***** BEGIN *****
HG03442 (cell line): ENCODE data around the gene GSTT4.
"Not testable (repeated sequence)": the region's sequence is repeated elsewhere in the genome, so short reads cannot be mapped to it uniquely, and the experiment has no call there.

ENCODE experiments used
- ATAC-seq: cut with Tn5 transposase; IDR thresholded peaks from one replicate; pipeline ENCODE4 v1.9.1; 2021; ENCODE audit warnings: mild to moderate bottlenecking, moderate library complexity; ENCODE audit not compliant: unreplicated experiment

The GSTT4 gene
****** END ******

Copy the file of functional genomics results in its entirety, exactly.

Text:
HG03442 (cell line): ENCODE data around the gene GSTT4.
"Not testable (repeated sequence)": the region's sequence is repeated elsewhere in the genome, so short reads cannot be mapped to it uniquely, and the experiment has no call there.

ENCODE experiments used
- ATAC-seq: cut with Tn5 transposase; IDR thresholded peaks from one replicate; pipeline ENCODE4 v1.9.1; 2021; ENCODE audit warnings: mild to moderate bottlenecking, moderate library complexity; ENCODE audit not compliant: unreplicated experiment

The GSTT4 gene